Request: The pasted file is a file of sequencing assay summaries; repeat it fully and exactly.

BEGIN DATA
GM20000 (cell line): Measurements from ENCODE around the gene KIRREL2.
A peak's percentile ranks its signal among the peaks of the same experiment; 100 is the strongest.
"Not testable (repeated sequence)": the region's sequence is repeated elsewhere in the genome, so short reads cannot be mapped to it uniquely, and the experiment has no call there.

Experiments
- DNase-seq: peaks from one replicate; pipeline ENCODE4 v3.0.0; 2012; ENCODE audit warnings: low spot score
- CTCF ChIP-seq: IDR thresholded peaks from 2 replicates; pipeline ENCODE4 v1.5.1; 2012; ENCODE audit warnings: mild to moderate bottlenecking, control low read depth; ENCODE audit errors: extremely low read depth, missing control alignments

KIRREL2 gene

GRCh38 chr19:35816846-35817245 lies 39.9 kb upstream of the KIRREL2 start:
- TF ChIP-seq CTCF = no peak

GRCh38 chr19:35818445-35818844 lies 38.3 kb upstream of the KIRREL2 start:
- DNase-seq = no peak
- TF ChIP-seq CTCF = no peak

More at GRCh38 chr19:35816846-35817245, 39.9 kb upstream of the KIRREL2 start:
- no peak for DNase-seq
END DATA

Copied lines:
GM20000 (cell line): Measurements from ENCODE around the gene KIRREL2.
A peak's percentile ranks its signal among the peaks of the same experiment; 100 is the strongest.
"Not testable (repeated sequence)": the region's sequence is repeated elsewhere in the genome, so short reads cannot be mapped to it uniquely, and the experiment has no call there.

Experiments
- DNase-seq: peaks from one replicate; pipeline ENCODE4 v3.0.0; 2012; ENCODE audit warnings: low spot score
- CTCF ChIP-seq: IDR thresholded peaks from 2 replicates; pipeline ENCODE4 v1.5.1; 2012; ENCODE audit warnings: mild to moderate bottlenecking, control low read depth; ENCODE audit errors: extremely low read depth, missing control alignments

KIRREL2 gene

GRCh38 chr19:35816846-35817245 lies 39.9 kb upstream of the KIRREL2 start:
- TF ChIP-seq CTCF = no peak

GRCh38 chr19:35818445-35818844 lies 38.3 kb upstream of the KIRREL2 start:
- DNase-seq = no peak
- TF ChIP-seq CTCF = no peak

More at GRCh38 chr19:35816846-35817245, 39.9 kb upstream of the KIRREL2 start:
- no peak for DNase-seq